Now we finally learn what happened to Pei, as she leaves the silk house for Hong Kong in the 1930s, arriving with a young orphan, Ji Shen, in her care. Her first job, in the home of a wealthy family, ends in disgrace, but soon Pei and Ji Shen find a new life in the home of Mrs. Finch, a British ex-patriate who welcomes them as the daughters she never had. Their idyllic life is interrupted, however, by war, and the Japanese occupation.
Pei, a character and a women you will not forget. Her life is full of joy and sorrow, her mettle endlessly tested and she gracefully rises to each challenge, stoically deals with each blow and humbly accepts the joys rarely surfacing in her heartbreaking world.
The narrative spans from the 1930’s thru 1970’s rich in historical content. The ending could not have been better. A perfect compliment to both character and narrative.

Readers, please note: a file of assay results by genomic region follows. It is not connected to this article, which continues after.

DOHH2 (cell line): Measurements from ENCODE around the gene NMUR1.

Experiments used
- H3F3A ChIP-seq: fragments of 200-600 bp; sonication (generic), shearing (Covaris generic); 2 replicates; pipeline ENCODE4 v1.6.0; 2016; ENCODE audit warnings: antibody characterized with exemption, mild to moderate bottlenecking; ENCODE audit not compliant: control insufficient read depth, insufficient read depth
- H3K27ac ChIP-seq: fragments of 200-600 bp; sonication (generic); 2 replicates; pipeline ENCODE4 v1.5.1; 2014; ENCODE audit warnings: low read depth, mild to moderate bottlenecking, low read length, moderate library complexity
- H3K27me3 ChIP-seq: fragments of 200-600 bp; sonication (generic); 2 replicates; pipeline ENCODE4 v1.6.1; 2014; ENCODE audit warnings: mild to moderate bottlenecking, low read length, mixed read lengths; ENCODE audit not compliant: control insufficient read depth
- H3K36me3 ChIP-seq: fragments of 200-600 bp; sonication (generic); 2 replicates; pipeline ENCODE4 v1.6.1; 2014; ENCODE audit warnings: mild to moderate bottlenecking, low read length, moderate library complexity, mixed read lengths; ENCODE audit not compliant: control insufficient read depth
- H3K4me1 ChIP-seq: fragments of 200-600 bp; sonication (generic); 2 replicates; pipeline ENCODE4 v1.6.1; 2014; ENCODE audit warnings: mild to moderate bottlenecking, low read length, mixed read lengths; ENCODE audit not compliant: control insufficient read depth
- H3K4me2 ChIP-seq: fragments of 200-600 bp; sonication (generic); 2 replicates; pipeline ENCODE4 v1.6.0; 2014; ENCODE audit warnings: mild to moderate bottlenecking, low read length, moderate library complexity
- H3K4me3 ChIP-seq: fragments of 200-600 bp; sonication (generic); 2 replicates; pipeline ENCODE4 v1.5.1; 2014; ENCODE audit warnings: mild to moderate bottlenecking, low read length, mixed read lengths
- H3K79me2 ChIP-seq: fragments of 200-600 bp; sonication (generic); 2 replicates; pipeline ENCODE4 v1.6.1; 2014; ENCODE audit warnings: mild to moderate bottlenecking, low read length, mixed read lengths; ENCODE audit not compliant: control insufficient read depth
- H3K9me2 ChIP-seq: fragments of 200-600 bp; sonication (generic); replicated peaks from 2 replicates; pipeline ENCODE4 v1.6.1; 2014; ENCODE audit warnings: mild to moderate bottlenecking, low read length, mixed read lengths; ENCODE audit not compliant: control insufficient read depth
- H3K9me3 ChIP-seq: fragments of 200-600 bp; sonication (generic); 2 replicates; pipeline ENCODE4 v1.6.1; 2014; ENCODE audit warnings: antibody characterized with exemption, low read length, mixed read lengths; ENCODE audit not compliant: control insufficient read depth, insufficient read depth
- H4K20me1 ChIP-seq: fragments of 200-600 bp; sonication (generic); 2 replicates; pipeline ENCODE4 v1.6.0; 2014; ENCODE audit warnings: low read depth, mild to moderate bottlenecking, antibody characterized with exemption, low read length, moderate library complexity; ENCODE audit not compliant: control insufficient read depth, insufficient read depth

A wonderful story of facts unknown, historical moments described vividly. The silk factory and the lives of the workers is informative. Life in Hong Kong prior to the Japanese takeover well executed.
What will strike a positive cord with readers – the strength of the woman and women highlighted. Determination against insurmountable odds, undoubtedly inspiring leaving you impressed.
Published September 21st 2000 by St. Martin’s Griffin